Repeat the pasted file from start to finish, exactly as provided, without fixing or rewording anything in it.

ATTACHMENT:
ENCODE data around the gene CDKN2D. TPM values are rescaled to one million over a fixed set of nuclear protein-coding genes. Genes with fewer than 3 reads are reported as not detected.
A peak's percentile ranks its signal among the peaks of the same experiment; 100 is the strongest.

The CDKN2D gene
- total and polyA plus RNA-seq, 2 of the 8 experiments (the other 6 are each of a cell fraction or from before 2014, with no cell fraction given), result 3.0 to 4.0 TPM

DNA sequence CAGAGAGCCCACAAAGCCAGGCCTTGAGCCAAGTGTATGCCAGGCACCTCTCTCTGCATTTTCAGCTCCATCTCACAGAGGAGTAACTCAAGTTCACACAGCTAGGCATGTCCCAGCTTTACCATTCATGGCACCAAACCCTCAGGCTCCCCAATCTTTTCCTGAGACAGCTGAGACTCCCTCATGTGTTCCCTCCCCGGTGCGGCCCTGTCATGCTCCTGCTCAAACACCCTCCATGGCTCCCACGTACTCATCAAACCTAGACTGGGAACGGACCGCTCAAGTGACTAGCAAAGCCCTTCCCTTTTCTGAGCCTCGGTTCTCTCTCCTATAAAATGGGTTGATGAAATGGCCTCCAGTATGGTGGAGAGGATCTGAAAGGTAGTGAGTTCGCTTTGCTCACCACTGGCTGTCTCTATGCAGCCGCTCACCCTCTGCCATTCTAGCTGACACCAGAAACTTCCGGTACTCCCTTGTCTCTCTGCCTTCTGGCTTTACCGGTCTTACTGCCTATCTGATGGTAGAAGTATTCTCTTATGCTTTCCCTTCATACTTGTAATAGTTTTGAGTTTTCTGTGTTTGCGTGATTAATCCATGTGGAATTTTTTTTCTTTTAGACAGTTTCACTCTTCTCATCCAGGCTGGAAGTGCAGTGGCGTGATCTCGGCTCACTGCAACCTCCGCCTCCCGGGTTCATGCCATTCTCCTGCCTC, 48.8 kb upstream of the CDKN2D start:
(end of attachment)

ENCODE data around the gene CDKN2D. TPM values are rescaled to one million over a fixed set of nuclear protein-coding genes. Genes with fewer than 3 reads are reported as not detected.
A peak's percentile ranks its signal among the peaks of the same experiment; 100 is the strongest.

The CDKN2D gene
- total and polyA plus RNA-seq, 2 of the 8 experiments (the other 6 are each of a cell fraction or from before 2014, with no cell fraction given), result 3.0 to 4.0 TPM

DNA sequence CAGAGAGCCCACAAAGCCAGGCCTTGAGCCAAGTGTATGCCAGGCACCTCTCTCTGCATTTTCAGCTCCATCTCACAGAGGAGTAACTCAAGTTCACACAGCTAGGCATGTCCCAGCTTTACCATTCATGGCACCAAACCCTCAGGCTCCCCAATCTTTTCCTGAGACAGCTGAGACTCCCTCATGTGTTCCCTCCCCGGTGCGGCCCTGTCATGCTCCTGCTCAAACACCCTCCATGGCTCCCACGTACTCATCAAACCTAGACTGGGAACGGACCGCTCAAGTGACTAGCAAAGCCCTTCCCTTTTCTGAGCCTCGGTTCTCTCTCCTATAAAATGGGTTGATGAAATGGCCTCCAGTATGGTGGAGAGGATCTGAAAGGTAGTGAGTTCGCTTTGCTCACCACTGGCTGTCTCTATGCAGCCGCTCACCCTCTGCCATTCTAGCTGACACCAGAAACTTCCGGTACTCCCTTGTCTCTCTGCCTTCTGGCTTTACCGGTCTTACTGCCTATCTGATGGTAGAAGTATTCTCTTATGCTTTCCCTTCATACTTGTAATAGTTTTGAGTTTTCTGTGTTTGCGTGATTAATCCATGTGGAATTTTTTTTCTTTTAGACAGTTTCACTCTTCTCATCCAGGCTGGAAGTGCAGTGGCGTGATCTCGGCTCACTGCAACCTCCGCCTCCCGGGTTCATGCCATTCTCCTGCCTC, 48.8 kb upstream of the CDKN2D start: